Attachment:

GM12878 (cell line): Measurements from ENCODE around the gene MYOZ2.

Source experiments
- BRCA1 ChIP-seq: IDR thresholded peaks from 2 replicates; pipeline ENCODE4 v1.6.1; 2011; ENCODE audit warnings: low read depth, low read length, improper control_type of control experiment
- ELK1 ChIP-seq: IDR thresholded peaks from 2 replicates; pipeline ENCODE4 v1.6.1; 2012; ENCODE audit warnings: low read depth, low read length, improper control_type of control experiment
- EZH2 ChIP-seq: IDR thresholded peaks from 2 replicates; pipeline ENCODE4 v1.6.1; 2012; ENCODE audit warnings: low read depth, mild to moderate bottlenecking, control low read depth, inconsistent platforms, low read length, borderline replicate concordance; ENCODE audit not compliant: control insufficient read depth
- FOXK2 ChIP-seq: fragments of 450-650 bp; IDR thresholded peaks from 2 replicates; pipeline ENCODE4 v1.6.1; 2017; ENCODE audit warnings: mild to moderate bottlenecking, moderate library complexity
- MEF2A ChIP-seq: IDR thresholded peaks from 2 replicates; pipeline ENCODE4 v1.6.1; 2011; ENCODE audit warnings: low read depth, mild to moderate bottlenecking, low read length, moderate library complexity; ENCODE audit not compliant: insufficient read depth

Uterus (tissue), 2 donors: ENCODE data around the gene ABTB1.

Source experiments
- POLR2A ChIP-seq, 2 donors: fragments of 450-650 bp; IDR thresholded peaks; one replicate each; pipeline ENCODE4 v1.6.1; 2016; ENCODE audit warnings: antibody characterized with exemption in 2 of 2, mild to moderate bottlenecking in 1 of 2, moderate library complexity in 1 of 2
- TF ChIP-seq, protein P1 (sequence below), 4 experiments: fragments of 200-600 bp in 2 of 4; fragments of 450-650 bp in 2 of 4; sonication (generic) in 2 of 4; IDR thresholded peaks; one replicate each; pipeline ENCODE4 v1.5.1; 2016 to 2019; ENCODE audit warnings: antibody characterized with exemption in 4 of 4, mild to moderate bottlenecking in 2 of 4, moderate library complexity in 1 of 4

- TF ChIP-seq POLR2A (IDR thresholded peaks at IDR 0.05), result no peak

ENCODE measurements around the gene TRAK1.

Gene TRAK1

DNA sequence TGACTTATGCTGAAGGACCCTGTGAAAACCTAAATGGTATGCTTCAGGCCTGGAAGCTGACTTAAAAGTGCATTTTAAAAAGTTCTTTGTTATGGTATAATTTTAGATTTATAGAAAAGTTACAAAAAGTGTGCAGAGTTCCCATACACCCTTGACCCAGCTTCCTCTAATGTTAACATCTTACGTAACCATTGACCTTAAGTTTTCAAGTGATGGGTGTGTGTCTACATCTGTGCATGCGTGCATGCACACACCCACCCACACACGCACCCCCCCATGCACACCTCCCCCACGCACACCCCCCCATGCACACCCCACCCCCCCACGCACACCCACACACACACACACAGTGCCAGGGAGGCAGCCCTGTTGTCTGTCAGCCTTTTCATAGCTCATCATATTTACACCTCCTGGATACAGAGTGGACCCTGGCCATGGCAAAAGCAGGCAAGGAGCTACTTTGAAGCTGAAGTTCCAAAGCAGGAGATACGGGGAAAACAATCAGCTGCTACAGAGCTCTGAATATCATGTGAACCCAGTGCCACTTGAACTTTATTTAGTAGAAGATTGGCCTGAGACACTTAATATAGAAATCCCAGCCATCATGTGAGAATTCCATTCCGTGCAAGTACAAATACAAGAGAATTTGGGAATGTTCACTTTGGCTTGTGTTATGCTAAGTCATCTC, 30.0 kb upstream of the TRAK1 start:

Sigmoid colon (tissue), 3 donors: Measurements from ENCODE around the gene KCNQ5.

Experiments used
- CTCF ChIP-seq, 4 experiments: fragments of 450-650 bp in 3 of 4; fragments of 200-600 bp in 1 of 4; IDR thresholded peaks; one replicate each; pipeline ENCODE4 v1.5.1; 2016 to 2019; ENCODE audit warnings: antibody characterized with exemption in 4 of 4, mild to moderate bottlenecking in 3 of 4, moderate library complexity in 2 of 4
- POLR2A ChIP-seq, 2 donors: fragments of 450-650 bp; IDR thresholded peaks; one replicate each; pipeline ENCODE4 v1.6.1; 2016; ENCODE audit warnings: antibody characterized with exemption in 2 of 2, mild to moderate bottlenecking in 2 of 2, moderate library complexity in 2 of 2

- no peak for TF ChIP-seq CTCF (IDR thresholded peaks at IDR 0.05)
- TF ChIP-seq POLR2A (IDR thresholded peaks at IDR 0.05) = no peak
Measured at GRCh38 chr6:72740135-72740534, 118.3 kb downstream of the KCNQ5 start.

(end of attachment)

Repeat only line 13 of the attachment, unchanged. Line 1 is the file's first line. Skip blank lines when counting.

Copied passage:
ENCODE measurements around the gene TRAK1.